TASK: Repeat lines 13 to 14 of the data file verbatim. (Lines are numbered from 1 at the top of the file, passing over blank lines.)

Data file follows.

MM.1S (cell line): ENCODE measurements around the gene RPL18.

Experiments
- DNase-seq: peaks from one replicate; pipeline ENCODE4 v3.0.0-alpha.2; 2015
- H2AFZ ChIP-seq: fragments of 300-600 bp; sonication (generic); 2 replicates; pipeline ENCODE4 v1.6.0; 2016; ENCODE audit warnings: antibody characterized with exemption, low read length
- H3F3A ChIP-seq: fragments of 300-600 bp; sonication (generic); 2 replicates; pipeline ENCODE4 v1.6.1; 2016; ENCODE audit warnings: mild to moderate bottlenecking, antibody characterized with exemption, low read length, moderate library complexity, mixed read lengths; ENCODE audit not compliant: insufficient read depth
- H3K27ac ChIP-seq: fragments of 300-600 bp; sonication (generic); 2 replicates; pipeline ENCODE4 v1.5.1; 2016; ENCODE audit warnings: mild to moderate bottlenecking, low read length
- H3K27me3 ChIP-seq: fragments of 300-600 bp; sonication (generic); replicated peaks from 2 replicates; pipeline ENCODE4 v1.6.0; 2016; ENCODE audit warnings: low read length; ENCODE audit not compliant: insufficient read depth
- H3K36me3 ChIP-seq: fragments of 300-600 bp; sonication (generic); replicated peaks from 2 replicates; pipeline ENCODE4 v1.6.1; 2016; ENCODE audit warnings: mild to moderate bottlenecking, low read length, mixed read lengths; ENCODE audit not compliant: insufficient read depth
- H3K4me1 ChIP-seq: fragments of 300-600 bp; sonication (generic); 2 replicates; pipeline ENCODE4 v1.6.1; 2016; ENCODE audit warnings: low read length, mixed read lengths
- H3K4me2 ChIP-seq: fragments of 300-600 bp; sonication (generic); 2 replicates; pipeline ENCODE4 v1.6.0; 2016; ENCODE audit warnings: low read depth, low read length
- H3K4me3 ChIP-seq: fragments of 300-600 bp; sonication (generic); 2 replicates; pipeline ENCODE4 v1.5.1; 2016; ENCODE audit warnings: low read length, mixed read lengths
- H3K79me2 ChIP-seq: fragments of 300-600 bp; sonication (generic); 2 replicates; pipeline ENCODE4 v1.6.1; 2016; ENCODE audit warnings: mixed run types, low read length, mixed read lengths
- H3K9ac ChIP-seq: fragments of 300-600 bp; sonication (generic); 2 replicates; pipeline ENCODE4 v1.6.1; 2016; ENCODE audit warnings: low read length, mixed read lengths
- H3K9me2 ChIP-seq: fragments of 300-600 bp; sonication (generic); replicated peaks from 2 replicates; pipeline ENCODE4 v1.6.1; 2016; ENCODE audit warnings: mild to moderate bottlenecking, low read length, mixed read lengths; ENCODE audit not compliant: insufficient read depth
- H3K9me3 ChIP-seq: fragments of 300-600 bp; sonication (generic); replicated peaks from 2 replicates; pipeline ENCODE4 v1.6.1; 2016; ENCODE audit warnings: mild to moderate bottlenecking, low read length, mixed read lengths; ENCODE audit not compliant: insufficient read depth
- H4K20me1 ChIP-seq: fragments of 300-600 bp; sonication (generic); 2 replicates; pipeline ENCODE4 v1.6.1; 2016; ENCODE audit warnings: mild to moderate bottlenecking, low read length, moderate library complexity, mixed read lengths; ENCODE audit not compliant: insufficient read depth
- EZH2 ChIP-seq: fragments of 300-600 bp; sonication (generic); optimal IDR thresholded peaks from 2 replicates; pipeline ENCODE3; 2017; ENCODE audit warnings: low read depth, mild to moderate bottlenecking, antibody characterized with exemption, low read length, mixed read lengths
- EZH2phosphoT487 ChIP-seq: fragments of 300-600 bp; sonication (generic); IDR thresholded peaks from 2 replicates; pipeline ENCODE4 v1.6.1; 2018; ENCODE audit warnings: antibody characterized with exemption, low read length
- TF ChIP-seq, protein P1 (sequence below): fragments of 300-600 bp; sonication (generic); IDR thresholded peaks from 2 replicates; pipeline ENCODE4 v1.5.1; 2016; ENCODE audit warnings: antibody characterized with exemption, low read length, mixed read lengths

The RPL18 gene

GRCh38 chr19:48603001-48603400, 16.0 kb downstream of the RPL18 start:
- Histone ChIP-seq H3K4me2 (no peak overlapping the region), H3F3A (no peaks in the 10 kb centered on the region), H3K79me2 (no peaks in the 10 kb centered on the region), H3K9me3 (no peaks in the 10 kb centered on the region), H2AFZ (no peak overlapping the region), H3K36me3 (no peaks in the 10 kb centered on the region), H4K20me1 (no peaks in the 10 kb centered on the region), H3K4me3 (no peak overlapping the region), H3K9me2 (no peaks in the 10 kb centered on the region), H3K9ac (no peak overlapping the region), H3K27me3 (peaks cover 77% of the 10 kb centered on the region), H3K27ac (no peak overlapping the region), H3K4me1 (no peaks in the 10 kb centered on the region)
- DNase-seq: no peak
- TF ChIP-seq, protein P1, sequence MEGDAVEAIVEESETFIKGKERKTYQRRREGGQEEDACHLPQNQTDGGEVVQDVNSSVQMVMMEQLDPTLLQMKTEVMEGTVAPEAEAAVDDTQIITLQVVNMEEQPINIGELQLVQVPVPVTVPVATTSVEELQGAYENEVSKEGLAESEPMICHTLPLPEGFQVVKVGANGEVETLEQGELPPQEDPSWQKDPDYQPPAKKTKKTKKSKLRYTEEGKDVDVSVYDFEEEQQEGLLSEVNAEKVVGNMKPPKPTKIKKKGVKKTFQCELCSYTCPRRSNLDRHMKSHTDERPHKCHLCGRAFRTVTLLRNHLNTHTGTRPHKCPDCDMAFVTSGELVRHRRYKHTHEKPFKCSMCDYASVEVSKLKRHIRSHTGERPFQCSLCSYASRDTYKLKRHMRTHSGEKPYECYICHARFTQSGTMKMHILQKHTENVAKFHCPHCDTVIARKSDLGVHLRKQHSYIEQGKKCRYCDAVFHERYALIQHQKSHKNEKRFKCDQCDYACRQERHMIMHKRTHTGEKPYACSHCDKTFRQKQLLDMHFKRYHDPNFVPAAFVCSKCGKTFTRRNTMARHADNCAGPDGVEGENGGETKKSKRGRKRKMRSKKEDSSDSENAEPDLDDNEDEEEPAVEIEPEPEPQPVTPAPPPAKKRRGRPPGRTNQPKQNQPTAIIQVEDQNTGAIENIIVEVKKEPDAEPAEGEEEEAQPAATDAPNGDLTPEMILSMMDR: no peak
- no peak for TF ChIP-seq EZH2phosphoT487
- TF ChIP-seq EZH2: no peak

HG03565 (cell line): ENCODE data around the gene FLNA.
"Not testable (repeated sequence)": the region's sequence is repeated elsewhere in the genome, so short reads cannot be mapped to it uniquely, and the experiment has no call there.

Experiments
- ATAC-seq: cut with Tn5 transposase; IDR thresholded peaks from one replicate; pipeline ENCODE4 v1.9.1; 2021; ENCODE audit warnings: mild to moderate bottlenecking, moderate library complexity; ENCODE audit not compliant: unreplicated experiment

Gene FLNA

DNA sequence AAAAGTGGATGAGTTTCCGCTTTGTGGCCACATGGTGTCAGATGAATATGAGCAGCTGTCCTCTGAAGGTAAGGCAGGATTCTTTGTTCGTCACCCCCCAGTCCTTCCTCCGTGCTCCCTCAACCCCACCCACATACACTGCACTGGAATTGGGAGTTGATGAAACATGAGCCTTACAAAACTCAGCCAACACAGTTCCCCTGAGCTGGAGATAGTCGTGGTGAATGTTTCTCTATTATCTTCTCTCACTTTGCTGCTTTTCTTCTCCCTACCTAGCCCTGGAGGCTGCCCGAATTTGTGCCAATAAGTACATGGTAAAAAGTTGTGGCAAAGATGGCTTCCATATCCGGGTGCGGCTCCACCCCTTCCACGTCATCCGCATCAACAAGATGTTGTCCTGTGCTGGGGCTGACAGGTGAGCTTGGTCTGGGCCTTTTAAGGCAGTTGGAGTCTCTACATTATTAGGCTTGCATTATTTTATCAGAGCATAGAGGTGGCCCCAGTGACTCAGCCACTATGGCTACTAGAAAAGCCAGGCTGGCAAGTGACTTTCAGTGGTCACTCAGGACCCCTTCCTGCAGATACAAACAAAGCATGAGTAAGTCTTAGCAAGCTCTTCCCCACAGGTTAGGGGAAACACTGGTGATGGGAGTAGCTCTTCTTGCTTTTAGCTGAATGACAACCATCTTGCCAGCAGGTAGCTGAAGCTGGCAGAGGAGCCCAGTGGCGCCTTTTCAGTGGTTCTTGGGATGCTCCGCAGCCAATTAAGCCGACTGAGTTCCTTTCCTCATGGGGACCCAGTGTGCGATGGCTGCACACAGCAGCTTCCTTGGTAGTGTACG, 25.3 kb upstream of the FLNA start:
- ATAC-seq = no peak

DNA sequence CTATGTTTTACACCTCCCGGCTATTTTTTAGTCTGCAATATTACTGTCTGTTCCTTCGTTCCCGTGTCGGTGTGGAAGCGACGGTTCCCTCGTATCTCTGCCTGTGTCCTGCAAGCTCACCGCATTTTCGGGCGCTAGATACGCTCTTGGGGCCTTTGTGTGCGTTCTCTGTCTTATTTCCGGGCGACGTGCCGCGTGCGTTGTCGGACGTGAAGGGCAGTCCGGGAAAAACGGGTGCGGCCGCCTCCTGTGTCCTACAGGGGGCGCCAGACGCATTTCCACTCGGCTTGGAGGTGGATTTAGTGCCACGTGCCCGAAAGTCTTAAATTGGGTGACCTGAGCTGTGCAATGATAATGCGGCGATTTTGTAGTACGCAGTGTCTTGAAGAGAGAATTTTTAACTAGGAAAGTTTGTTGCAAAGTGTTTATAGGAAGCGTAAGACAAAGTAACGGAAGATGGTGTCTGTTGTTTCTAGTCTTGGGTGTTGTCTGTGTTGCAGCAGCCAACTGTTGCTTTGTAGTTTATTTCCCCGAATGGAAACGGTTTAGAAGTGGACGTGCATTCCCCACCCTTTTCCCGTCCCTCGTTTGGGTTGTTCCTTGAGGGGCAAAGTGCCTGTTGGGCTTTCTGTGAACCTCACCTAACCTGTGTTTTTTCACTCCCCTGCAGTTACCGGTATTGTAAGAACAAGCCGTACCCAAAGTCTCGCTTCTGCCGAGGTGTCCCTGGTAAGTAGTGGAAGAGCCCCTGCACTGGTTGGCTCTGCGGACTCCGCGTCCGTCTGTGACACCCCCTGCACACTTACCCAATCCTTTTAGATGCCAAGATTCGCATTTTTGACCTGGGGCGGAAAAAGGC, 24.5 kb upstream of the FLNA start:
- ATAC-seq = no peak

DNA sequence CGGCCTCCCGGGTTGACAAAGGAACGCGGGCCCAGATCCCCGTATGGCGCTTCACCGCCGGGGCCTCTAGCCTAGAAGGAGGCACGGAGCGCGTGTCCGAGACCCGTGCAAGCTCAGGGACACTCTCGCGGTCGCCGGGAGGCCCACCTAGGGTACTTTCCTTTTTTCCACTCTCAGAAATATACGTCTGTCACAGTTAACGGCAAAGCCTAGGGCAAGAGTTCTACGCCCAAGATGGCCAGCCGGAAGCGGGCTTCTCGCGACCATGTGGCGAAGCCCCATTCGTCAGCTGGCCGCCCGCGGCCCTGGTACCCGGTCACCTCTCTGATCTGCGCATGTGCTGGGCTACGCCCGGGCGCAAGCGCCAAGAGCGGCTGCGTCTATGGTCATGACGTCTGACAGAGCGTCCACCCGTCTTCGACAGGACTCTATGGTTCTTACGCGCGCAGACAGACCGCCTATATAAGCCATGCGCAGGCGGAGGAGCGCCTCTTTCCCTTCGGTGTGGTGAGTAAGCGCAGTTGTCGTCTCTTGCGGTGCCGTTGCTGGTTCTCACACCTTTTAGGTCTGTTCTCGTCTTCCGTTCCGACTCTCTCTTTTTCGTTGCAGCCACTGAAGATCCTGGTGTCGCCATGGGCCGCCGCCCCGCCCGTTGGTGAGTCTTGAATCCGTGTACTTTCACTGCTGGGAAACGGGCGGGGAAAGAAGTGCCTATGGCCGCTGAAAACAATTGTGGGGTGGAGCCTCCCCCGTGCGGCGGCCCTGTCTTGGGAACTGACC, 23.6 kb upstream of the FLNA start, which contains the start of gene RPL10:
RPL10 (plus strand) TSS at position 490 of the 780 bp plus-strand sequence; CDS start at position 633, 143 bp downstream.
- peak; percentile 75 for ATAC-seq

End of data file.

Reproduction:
- H3K9ac ChIP-seq: fragments of 300-600 bp; sonication (generic); 2 replicates; pipeline ENCODE4 v1.6.1; 2016; ENCODE audit warnings: low read length, mixed read lengths
- H3K9me2 ChIP-seq: fragments of 300-600 bp; sonication (generic); replicated peaks from 2 replicates; pipeline ENCODE4 v1.6.1; 2016; ENCODE audit warnings: mild to moderate bottlenecking, low read length, mixed read lengths; ENCODE audit not compliant: insufficient read depth